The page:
Although I am a huge and unrepentant advocate for general aviation, my first exposure to flight involved a big aluminum tube powered by four round engines.
Eastern Airlines was the carrier. Bradley Field in Windsor Locks, Connecticut, was the departure point. Gainesville, Florida, was the destination, with a change of airplanes in Atlanta. I was 4 years old, traveling in the company of my older, wiser, more responsible brother. He was 5.
This was in the pre-Beatles era when air travel was largely restricted to the well-to-do. Or in my case, the families of airline employees.
Until I was in my late 20s, I traveled exclusively as a non-rev passenger, an airline term that denotes a seat being filled by someone who is not contributing revenue to the airline. I am the son of a Pan Am pilot, and the former husband of a TWA flight attendant.
Standby was my method of travel, which means I have been left behind at least as many times as I’ve gotten on board.I recall one particularly unpleasant summer day in Atlanta when I was 13. More than a dozen flights came and went, while I cooled my heels at a revolving series of departure gates. Ultimately, I got out on the last flight of the night, with a hitch.
I’d been there so long the gate agent fell into the habit of ignoring me until the airplane pushed back, when she would return my ticket and wish me better luck on the next flight.
On this last flight of the night, the airplane pushed back, the gate agent gathered her things, and only then realized there were open seats on the airplane. My little pre-pubescent self was hustled off to a pick-up truck fitted with a stairway, driven out to the airplane at a taxiway intersection, and boarded like a celebrity who was running late.
The golden age of air-travel was never trouble free, but it was significantly different than it is today. You’ve heard the stories. Men wore suits and ties. Women wore fashionable dresses. Children were few and flight crews were cheery. Terminals were wide-open gathering spots for the whole family as they saw off the departing passengers. Adventure permeated the air.
By the 1990s that had all changed and I no longer enjoyed flying commercial. Not a bit. So I stopped. My last commercial flight was a TWA round-trip from Orlando to Chicago. That was in 1992.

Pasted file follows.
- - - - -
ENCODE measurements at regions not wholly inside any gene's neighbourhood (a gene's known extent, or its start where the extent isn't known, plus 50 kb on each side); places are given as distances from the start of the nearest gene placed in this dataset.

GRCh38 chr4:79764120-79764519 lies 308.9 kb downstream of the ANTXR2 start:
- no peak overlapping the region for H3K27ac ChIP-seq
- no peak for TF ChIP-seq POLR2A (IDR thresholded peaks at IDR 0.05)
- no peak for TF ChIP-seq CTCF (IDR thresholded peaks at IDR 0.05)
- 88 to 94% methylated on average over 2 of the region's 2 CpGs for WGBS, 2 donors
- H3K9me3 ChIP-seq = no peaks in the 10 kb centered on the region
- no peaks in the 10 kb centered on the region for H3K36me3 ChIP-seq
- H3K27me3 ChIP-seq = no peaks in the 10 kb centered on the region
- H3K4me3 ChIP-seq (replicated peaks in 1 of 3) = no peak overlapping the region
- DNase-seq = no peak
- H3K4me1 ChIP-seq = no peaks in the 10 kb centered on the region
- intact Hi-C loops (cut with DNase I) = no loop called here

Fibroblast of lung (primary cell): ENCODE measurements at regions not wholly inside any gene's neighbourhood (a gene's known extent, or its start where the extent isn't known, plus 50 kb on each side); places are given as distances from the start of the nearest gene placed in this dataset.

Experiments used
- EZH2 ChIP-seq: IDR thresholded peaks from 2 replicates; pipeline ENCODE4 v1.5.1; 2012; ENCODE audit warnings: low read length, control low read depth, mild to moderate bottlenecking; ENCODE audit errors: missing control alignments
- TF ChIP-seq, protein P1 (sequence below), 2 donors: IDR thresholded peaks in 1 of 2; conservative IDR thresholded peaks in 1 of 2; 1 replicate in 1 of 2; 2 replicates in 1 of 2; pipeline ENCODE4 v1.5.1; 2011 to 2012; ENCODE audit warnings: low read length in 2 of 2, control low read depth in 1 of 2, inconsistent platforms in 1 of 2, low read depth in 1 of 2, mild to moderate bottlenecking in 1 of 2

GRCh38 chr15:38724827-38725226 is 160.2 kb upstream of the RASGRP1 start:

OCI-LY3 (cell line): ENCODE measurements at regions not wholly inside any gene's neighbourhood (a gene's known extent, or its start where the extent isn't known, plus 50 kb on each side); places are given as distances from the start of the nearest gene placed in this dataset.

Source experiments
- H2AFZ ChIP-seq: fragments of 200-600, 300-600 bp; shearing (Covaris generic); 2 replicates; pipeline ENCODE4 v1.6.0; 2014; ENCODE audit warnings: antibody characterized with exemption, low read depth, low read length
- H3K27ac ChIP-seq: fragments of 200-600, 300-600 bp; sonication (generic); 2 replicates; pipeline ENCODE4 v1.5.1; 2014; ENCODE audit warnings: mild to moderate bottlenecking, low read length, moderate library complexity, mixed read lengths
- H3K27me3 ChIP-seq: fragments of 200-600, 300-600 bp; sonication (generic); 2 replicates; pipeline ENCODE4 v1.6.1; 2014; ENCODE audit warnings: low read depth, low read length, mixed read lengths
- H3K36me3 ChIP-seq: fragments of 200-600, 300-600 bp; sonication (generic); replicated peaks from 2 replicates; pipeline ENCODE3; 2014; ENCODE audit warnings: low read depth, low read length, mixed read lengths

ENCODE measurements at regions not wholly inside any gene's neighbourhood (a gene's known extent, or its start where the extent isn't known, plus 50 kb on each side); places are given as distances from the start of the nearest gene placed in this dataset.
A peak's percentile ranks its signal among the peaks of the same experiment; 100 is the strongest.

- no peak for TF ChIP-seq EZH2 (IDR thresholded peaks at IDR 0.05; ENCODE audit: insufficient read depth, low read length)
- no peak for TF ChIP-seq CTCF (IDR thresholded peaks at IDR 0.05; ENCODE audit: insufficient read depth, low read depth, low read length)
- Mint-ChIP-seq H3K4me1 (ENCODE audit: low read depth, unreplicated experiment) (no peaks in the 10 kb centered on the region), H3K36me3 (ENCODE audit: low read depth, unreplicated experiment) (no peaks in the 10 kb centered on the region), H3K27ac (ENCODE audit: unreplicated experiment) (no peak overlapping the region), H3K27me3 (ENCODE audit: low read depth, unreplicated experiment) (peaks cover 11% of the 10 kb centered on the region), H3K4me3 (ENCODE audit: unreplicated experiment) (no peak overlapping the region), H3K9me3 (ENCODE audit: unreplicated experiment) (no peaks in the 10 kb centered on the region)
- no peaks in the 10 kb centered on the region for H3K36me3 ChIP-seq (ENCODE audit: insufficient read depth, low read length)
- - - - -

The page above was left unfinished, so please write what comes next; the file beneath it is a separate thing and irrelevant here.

I was an active GA pilot and had no regrets about my decision to avoid commercial air travel. None.
A few months ago, on a whim, I booked a flight for my wife and I to visit Austin, Texas. We’ve been married for 27 years.
Whenever we’ve been in an airplane together, I was the pilot.
I love to fly. My wife puts up with it. She’s not afraid of piston powered airplanes, but she doesn’t seek them out, either. She’s comfortable in the commercial environment. Her interest is in the seat, the snack, and the destination. The flight itself is something she tolerates as a necessity.
The commercial air travel experience I loved so much as a boy no longer exists. The air carriers I enjoyed as a young adult are gone, too. What remains is a bus station like atmosphere that bears little resemblance to the old days.
Today, passengers are treated with disdain or disinterest by pseudo-security automatons who appear to have little regard for the magic happening at the departure gates behind them.
Passengers are blasé about the personal invasions they suffer, even with the knowledge that it is a largely ineffective theatrical display intended to approximate an actual security screening process.
We line up like cattle, we board without joy, we take our seats with low expectations, and we get exactly what we paid for.
Yet, with all that said, I revere commercial aviation. This no-frills methodology may rankle some, but it offers real benefits even to cranky old codgers like me.
For a shockingly modest price I get to sit beside my wife, travel 1,000 miles in less than three hours, and enjoy a cocktail on the way. The flight is safe, quick, and efficient.
It’s no longer a great adventure, it’s simply a well established service. It works.
Still, not one kid peered wistfully into the cockpit. Nobody showed the least bit of curiosity about how the airplane worked.
They didn’t gaze out the window in wide wonder as the wing changed shape and size with the deployment of flaps and slats. They didn’t perk up with excitement as the pilots throttled up. Not a soul asked what our cruising altitude or speed might be.
They sat, they strolled, they generally ignored the crew, they endured. Amazingly, they showed no appreciation or interest in the art or science of flight.
Yet, I am comforted by something my fellow passengers apparently missed. In the front of that airplane, there are two individuals who love to fly as much as I do. As much as you do. They sit at the point of the spear, hands poised on the yoke and the throttle. They measure our airspeed as we race down the runway, rotate with grace, and lift that giant hunk of metal into the air.
Those two may be flying heavy iron headed for the flight levels. But there’s an excellent chance they both got their start flying something with two or four seats. A piston-powered airplane that bumped on the breeze and climbed like it was dragging a cement block behind it while their instructor reminded them to get their eyes outside.
Many still fly a piston-powered something or other just for fun. Because flying anything is challenging and awe inspiring and fun.
I came to general aviation via the airlines and I came back to the airlines to find general aviation playing an important role in keeping those big boys staffed and flying.
It ain’t what it used to be, but it’s still the most amazing thing most of us will ever experience. It’s just a shame so few recognize each flight for what it is — a miracle of human endeavor.
Thank goodness, you do.